Fuel cells have received a lot of recent attention as possible replacements for internal combustion engines in automobiles. Such power systems are probably at least 10 to 15 years away. But a study by ABI Research expects their much smaller siblings, micro fuel cells (MFCs), to power devices like laptops, PDAs, and phones in test populations next year.
The study also says that the leading companies in MFC development are the Japanese firms whose equipment would be powered by the cells. These include Hitachi, NEC, Toshiba, and a few major companies that are intentionally maintaining a low profile. Atakan Ozbek, ABI's director of energy research, notes that these "nimble" companies are capitalizing on their established position as makers of the very devices that first-generation commercial MFCs will power.
"Once they focus on something, these companies can increase their development effort significantly, which our research is now confirming," Ozbek says. "They know all there is to know about their own products' power demands. They are showing rapid progress in making MFCs smaller and lighter, more powerful and reliable—critical not only for civilian use, but for the large and important military market."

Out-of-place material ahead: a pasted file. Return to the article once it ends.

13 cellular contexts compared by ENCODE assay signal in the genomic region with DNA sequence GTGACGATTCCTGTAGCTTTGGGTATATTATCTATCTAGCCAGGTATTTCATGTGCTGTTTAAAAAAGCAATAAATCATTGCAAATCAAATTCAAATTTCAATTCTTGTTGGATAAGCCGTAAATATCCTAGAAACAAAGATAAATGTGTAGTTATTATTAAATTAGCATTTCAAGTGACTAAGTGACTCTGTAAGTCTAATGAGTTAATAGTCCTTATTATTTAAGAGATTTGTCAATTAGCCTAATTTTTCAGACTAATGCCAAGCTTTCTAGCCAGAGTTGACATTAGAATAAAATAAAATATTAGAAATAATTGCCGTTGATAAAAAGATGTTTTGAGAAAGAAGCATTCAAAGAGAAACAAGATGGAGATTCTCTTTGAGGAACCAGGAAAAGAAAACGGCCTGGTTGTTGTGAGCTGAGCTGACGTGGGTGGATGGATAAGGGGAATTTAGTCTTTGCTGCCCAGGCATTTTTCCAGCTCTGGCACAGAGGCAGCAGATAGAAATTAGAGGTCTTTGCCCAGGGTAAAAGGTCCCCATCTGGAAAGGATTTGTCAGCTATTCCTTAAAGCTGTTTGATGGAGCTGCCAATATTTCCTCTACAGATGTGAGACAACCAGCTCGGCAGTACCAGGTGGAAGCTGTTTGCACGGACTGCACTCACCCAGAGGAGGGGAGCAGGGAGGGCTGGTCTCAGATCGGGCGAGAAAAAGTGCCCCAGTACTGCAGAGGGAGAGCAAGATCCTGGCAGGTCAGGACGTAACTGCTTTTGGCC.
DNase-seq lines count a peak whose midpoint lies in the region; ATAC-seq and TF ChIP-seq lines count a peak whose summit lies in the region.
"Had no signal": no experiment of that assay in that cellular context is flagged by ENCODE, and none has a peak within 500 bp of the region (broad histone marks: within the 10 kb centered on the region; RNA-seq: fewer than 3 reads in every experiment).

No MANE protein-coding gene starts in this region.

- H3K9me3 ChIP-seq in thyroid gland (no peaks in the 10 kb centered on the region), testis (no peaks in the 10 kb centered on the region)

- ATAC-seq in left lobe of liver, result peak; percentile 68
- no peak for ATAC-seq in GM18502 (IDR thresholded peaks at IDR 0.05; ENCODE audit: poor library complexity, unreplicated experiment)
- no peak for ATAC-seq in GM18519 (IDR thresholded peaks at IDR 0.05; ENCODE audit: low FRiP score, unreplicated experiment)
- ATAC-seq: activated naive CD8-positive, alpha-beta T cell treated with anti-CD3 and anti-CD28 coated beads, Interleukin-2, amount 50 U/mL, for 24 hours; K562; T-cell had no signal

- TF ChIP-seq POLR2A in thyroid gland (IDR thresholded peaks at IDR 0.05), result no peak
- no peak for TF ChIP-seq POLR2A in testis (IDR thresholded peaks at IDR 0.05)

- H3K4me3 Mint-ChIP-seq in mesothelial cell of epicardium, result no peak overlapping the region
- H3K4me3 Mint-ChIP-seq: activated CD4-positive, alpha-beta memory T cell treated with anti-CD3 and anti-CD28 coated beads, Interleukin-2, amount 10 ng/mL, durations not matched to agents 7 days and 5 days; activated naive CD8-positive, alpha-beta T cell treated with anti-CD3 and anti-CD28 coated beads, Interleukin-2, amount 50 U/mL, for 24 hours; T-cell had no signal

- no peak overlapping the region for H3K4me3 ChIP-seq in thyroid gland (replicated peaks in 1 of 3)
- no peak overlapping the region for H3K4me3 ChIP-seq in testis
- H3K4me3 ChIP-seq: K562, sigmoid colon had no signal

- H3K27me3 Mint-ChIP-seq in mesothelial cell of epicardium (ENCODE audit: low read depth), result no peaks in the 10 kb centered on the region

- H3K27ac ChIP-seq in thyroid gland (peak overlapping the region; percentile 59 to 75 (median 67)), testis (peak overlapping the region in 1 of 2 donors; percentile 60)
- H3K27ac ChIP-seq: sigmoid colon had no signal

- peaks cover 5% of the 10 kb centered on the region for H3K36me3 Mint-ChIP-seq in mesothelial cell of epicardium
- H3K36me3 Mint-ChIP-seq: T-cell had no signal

Meanwhile, these companies are laying down the international regulatory framework required to make such devices viable worldwide, says ABI Research. Next year, the major Japanese firms will release limited numbers of MFC-powered portable devices to test populations. High-end consumers then will begin to adopt them, but mass-market acceptance will probably take until 2008 or later.
The Japanese do not have this field all to themselves, however. In the United States, MTI Micro Fuel Cells Inc., Medis Technologies Ltd., and a few other firms are actively developing the technology.
ABI Research's 2004 "Micro Fuel Cells" study evaluates major end-user market applications for North America, Europe, and Japan. It provides growth projections for the next seven years and evaluates international regulatory developments.